The LPRP hold on power has been historically justified by their dedication to democratic centralism. This was first professed as part of the revolutionary Marxism they espoused when they assumed power in 1975, a Marxism that sought to create a “new socialist society and socialist man” through a fervent allegiance to orthodox ideology. Yet by the 1980s this adherence to orthodoxy was waning, and the Marxist–Leninist rhetoric emanating from the ranks of the LPRP did little to disguise their move toward a liberal capitalist approach to the economy. This was justified, the party hierarchy stressed, by the necessity to pass through a stage of “state capitalism.” The LPRP similarly vindicated their implementation of perestroika by suggesting it was as a means of adhering to Vladimir Ilich Lenin’s New Economic Policy. By the 1990s, though, there was little disguising the fact that the regime had turned its back on Marxism almost entirely, with the retention of exclusive power by the LPRP the only tenet of the ideological militancy of the 1970s remaining.

Historical dictionary of Marxism. . 2014.

Look at other dictionaries:

  • Lao People's Democratic Republic — noun a mountainous landlocked communist state in southeastern Asia; achieved independence from France in 1949 • Syn: ↑Laos • Derivationally related forms: ↑Laotian (for: ↑Laos) • Instance Hypernyms: ↑Asian country, ↑ …   Useful english dictionary

  • Lao People's Democratic Republic — noun The Official name of Laos …   Wiktionary

  • Lao People's Democratic Republic — noun official name of Laos …   Australian English dictionary

  • Lao People’s Revolutionary Party — (LPRP)    The successor to the Lao People’s Party (Phak Paxaxon Lao) formed in 1955, the Lao People’s Revolutionary Party (Phak Paxaxon Pativat Lao) was linked to the Vietnamese Communist Party and its predecessor the Indochinese Communist Party …   Historical dictionary of Marxism

  • Lao People's Revolutionary Party — Infobox Political party name english = Lao People s Revolutionary Party name native = ພັກປະຊາຊົນປະຕິວັດລາວPhak Pasason Pativat Lao logo = leader = Choummaly Sayasone president = chairperson = spokesperson = leader1 name = leader2 name = leader3… …   Wikipedia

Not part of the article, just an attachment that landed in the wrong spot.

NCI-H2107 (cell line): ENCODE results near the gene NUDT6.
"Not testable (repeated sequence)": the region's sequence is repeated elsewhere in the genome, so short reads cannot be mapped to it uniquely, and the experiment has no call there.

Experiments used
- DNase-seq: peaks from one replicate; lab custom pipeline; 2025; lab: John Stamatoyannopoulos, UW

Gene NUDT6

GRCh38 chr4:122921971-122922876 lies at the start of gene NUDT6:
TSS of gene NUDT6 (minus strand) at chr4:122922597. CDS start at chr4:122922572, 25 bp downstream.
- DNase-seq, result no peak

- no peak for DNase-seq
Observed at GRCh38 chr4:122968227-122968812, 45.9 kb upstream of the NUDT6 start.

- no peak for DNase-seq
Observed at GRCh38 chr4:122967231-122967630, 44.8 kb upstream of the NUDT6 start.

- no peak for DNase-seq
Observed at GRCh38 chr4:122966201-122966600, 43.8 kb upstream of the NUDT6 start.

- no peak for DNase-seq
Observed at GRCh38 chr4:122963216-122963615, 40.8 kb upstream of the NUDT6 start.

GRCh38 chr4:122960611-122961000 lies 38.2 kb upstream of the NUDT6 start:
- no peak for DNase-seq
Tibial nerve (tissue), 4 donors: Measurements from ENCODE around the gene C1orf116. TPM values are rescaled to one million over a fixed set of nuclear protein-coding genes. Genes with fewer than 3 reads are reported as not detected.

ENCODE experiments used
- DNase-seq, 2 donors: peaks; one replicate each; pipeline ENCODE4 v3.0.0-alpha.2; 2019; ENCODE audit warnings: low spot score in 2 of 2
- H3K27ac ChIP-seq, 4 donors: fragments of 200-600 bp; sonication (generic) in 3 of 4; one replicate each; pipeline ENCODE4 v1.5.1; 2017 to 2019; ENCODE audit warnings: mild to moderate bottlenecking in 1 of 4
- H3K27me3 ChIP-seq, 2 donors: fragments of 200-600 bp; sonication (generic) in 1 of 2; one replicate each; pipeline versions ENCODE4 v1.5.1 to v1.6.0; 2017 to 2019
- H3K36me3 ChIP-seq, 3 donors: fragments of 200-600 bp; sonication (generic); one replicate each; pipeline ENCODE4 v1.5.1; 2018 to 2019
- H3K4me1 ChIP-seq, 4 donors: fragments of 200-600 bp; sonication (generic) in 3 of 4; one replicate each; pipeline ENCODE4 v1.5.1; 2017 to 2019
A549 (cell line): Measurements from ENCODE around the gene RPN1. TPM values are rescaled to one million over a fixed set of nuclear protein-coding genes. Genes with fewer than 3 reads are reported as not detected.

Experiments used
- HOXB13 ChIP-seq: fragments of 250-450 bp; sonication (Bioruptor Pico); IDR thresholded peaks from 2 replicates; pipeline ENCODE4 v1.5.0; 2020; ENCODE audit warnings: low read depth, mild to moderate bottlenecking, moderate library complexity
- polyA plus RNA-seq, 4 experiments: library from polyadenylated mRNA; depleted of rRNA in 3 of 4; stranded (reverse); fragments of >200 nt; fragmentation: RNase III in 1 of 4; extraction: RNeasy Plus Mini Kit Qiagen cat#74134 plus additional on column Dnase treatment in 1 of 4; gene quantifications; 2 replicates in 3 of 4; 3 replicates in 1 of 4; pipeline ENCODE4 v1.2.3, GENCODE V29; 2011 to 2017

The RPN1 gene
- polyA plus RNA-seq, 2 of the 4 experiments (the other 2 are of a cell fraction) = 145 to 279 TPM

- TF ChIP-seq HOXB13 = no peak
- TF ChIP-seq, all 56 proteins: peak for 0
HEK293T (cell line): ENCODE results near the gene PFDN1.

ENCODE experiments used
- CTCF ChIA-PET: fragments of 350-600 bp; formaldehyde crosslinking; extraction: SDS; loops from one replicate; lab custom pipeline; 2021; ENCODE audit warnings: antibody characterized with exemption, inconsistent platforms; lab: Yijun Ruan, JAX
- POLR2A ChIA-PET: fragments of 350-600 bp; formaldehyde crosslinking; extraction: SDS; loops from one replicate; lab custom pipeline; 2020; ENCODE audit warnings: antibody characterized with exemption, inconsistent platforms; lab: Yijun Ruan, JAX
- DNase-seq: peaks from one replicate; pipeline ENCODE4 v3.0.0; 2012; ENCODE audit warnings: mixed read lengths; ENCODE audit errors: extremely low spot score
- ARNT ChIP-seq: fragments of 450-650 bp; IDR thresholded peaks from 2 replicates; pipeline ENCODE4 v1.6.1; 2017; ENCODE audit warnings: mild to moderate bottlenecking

• People's Republic — (rarely Popular Republic) is a title that is often used by Marxist Leninist governments to describe their state. The motivation for using this term lies in the claim that Marxist Leninists govern in accordance with the interests of the vast… …   Wikipedia

  • republic — /ri pub lik/, n. 1. a state in which the supreme power rests in the body of citizens entitled to vote and is exercised by representatives chosen directly or indirectly by them. 2. any body of persons viewed as a commonwealth. 3. a state in which… …   Universalium

  • democratic — democratically, adv. /dem euh krat ik/, adj. 1. pertaining to or of the nature of democracy or a democracy. 2. pertaining to or characterized by the principle of political or social equality for all: democratic treatment. 3. advocating or… …   Universalium

  • people — peopleless, adj. peopler, n. /pee peuhl/, n., pl. peoples for 4, v., peopled, peopling. n. 1. persons indefinitely or collectively; persons in general: to find it easy to talk to people; What will people think? 2. persons, whether men, women, or… …   Universalium

  • Lao — /low/, n., pl. Laos /lowz/, (esp. collectively) Lao for 1. 1. a member of a people of Laos and northern Thailand. 2. the language of these people, belonging to the Thai group of languages. * * * (as used in expressions) Lao People s Democratic… …   Universalium